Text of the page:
We value your feedback.
Take our survey and automatically be enter to win anyone of the following:
Yeti Cooler, Amazon eGift Card, and Movie eGift Card!
Why Use Multifactor Authentication?
I have been a big proponent of multi factor authentication for quite a long time. I believe that using 2FA (Two Factor Authentication) adds an extra layer of security that we all need. I use 2FA on as many sites as I can, as well as installing it on my own blog. My logic is fairly straight forward. If someone tries to hack into my accounts, they may be able to get at my and username and password, but unless they wish to take my phone away at the same time, they are unlikely to be able to hack my accounts (now that I have said that, I'll most likely be hacked).
Authy and Authenticator
I switched from Google's Authenticator app to Authy so that my 2FA tokens would be backed up in the cloud. In this way I wouldn't have to go through disabling all my 2FA accounts when I switched phones. This was a real draw. I was easily able to switch applications. I created a backup password that I would need to use in order to decrypt the Authy tokens when I changed phones. Every so often Authy would prompt me to enter my backup credentials to make sure I would remember them. After a while I fell into the trap of ignoring this message, dismissing it without entering the password.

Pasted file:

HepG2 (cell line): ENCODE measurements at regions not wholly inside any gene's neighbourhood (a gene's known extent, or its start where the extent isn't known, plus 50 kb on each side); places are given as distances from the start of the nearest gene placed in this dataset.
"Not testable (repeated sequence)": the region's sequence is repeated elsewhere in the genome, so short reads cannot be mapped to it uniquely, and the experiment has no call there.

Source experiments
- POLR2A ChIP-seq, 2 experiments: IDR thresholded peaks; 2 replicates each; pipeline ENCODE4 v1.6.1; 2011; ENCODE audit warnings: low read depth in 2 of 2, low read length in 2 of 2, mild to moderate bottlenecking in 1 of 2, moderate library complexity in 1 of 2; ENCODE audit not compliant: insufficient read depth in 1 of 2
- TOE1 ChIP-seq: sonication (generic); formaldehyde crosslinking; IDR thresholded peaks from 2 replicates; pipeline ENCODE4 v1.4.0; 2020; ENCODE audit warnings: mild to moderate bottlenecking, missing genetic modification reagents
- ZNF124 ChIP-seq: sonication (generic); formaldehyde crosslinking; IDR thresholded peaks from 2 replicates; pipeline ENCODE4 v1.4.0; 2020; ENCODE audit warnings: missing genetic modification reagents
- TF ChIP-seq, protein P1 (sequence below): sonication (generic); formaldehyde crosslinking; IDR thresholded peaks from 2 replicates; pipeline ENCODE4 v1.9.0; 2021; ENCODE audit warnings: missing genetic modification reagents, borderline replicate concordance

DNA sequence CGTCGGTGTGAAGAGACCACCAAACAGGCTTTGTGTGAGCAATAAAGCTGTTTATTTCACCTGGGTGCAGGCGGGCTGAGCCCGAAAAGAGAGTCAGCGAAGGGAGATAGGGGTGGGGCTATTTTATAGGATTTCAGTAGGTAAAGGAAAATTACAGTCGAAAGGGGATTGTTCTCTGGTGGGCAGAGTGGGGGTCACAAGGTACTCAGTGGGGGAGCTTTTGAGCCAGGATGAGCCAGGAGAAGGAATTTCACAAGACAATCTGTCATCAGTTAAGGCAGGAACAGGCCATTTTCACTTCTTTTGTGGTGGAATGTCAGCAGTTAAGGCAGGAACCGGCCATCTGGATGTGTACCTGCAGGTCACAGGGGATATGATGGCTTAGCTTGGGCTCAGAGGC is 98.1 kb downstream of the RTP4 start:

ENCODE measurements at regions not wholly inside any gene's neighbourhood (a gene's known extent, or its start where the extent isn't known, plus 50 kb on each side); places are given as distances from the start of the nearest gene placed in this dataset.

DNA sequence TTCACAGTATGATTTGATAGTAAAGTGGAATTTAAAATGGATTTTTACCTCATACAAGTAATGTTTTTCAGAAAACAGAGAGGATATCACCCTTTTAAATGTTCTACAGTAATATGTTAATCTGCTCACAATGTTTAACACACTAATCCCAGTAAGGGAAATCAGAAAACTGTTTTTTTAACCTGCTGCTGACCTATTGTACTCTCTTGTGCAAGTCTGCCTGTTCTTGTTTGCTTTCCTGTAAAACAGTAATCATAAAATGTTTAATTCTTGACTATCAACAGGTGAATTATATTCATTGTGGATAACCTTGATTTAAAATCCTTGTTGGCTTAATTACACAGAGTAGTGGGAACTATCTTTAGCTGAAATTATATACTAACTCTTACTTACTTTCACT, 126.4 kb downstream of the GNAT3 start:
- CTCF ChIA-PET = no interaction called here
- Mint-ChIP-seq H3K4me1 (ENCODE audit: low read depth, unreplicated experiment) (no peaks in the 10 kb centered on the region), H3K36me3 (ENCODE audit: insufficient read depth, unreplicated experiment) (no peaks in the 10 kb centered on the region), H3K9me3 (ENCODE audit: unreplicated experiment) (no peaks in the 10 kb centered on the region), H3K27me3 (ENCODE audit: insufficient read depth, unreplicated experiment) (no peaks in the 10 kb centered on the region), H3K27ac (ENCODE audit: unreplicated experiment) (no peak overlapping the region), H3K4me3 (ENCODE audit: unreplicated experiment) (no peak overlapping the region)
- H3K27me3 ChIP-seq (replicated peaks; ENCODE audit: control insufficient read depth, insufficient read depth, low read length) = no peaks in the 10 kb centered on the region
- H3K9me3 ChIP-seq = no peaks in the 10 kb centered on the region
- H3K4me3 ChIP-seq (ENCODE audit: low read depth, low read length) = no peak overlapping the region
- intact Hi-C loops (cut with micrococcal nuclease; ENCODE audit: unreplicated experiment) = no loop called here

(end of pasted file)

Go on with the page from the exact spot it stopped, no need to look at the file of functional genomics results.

Everything was running along smoothly until recently when I had to get a new phone. My phone was run through the clothes washer - it was very clean, but would not turn on (I didn't even try until I had left it over night, buried in rice). So off to the store to buy a new phone I went, and ended up with a Samsung Galaxy S8. Almost everything was able to download to the new device, except that I had to put in all the new settings. (still not finished) That is when I discovered I was unable to access my Authy tokens, because I had forgotten the backup password. Authy support, although very understanding, couldn't help because they don't store the backup passwords in plain text.
I was eventually able to get into all my accounts, and either disable and re-enable 2FA, or use a different token to gain access and change the 2FA code. I would like to put these tokens in Authy again, but so far I have been unable to delete my account in order to do so. Right now they reside in the Google Authenticator app where they are not being backed up, although I did generate a new set of recovery codes in case I am unable to get access to my phone.
UPDATE: I was finally able, with the help of Authy support, to delete the encrypted Authy tokens and create new ones. I now have the backup password stored in a safe place.
The take away:
So the question most people ask now is "If it is so much trouble, why do it at all?" The answer is easy. If you don't use multi-factor authentication you could have your email, and other accounts, more easily compromised and become another John Podesta. Yes, two factor authentication does involve another step. Yes, it does involve some setting up to begin with. But you have to ask yourself one simple question, what is "not getting hacked" worth to you? For instance, is it worth a little setup time and a fairly short delay when logging in? I believe the answer has to be Yes.
|How to save your database to Dropbox (and how to restore it) from within a Cordova application - Android only (part 2)||146|
|How to save your database to Dropbox (and how to restore it) from within a Cordova application - Android only (part 3)||148|
|How to Protect Against Ransomware [ VIDEO]||181|
|November Newsletter: Give Thanks for Tech!||285|